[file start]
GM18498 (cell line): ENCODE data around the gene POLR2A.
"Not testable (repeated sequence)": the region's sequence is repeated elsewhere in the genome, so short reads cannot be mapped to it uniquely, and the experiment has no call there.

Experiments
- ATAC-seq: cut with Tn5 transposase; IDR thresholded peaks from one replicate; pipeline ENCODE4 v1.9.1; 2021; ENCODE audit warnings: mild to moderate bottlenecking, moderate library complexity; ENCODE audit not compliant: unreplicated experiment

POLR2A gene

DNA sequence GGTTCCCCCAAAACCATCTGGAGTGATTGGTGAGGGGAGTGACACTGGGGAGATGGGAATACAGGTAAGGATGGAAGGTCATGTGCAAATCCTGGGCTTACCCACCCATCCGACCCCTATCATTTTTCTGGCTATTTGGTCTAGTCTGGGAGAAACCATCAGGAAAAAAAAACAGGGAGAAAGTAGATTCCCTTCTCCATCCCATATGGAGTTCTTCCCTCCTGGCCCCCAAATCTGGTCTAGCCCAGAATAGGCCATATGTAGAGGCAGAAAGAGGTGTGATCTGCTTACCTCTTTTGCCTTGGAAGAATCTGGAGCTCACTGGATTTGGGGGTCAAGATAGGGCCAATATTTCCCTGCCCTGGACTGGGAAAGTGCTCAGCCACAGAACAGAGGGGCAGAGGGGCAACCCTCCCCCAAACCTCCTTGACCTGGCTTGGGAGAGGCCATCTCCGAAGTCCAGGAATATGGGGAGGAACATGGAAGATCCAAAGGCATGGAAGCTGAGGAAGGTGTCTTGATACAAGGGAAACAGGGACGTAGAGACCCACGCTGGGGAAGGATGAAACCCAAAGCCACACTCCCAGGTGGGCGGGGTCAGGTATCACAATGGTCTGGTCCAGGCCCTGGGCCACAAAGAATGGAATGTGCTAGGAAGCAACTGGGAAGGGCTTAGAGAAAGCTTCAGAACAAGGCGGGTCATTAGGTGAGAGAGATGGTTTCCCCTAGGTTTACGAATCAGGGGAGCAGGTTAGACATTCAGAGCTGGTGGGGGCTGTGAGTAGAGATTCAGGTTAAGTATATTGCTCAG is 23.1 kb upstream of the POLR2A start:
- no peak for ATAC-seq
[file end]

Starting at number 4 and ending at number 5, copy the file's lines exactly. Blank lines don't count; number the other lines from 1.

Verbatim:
- ATAC-seq: cut with Tn5 transposase; IDR thresholded peaks from one replicate; pipeline ENCODE4 v1.9.1; 2021; ENCODE audit warnings: mild to moderate bottlenecking, moderate library complexity; ENCODE audit not compliant: unreplicated experiment

POLR2A gene